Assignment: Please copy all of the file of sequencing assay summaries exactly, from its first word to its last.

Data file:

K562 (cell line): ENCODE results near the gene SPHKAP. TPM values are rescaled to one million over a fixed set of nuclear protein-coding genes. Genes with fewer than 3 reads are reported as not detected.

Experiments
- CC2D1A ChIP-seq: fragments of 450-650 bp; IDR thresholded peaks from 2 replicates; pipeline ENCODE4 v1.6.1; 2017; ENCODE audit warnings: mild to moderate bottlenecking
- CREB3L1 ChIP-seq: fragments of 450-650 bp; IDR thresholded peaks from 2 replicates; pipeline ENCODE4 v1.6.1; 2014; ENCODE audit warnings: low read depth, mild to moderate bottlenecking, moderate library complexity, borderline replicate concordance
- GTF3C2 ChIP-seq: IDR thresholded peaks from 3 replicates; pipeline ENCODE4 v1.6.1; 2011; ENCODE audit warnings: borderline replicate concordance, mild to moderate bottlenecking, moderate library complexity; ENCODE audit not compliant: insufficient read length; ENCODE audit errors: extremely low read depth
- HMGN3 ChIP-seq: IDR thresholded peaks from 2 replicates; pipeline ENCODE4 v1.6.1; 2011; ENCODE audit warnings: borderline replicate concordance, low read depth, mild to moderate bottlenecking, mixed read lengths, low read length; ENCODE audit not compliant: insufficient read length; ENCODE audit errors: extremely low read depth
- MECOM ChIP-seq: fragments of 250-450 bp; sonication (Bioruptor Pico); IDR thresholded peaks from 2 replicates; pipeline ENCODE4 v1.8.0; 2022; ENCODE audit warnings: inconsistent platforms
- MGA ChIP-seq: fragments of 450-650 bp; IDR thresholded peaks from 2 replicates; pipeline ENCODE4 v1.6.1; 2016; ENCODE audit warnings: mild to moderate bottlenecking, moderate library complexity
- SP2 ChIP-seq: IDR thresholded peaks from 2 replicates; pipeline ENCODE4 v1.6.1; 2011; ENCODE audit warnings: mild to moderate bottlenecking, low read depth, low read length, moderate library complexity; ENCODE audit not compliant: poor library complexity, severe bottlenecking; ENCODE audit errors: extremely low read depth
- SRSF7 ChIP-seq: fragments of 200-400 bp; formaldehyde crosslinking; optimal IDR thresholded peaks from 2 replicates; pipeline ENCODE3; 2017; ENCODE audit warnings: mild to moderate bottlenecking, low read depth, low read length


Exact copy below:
K562 (cell line): ENCODE results near the gene SPHKAP. TPM values are rescaled to one million over a fixed set of nuclear protein-coding genes. Genes with fewer than 3 reads are reported as not detected.

Experiments
- CC2D1A ChIP-seq: fragments of 450-650 bp; IDR thresholded peaks from 2 replicates; pipeline ENCODE4 v1.6.1; 2017; ENCODE audit warnings: mild to moderate bottlenecking
- CREB3L1 ChIP-seq: fragments of 450-650 bp; IDR thresholded peaks from 2 replicates; pipeline ENCODE4 v1.6.1; 2014; ENCODE audit warnings: low read depth, mild to moderate bottlenecking, moderate library complexity, borderline replicate concordance
- GTF3C2 ChIP-seq: IDR thresholded peaks from 3 replicates; pipeline ENCODE4 v1.6.1; 2011; ENCODE audit warnings: borderline replicate concordance, mild to moderate bottlenecking, moderate library complexity; ENCODE audit not compliant: insufficient read length; ENCODE audit errors: extremely low read depth
- HMGN3 ChIP-seq: IDR thresholded peaks from 2 replicates; pipeline ENCODE4 v1.6.1; 2011; ENCODE audit warnings: borderline replicate concordance, low read depth, mild to moderate bottlenecking, mixed read lengths, low read length; ENCODE audit not compliant: insufficient read length; ENCODE audit errors: extremely low read depth
- MECOM ChIP-seq: fragments of 250-450 bp; sonication (Bioruptor Pico); IDR thresholded peaks from 2 replicates; pipeline ENCODE4 v1.8.0; 2022; ENCODE audit warnings: inconsistent platforms
- MGA ChIP-seq: fragments of 450-650 bp; IDR thresholded peaks from 2 replicates; pipeline ENCODE4 v1.6.1; 2016; ENCODE audit warnings: mild to moderate bottlenecking, moderate library complexity
- SP2 ChIP-seq: IDR thresholded peaks from 2 replicates; pipeline ENCODE4 v1.6.1; 2011; ENCODE audit warnings: mild to moderate bottlenecking, low read depth, low read length, moderate library complexity; ENCODE audit not compliant: poor library complexity, severe bottlenecking; ENCODE audit errors: extremely low read depth
- SRSF7 ChIP-seq: fragments of 200-400 bp; formaldehyde crosslinking; optimal IDR thresholded peaks from 2 replicates; pipeline ENCODE3; 2017; ENCODE audit warnings: mild to moderate bottlenecking, low read depth, low read length